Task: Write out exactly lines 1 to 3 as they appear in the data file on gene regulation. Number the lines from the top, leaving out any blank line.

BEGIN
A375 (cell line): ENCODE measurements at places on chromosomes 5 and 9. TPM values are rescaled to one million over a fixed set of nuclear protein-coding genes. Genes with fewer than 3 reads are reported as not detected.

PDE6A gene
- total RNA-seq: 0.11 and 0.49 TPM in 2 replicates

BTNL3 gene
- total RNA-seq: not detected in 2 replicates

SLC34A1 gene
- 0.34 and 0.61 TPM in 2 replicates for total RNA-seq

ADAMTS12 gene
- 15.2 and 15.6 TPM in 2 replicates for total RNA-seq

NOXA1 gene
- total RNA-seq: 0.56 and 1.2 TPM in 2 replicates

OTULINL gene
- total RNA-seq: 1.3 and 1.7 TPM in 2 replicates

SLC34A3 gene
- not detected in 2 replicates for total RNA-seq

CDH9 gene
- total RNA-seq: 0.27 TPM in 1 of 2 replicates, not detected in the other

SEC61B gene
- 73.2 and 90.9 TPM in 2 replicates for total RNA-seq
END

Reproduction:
A375 (cell line): ENCODE measurements at places on chromosomes 5 and 9. TPM values are rescaled to one million over a fixed set of nuclear protein-coding genes. Genes with fewer than 3 reads are reported as not detected.

PDE6A gene
- total RNA-seq: 0.11 and 0.49 TPM in 2 replicates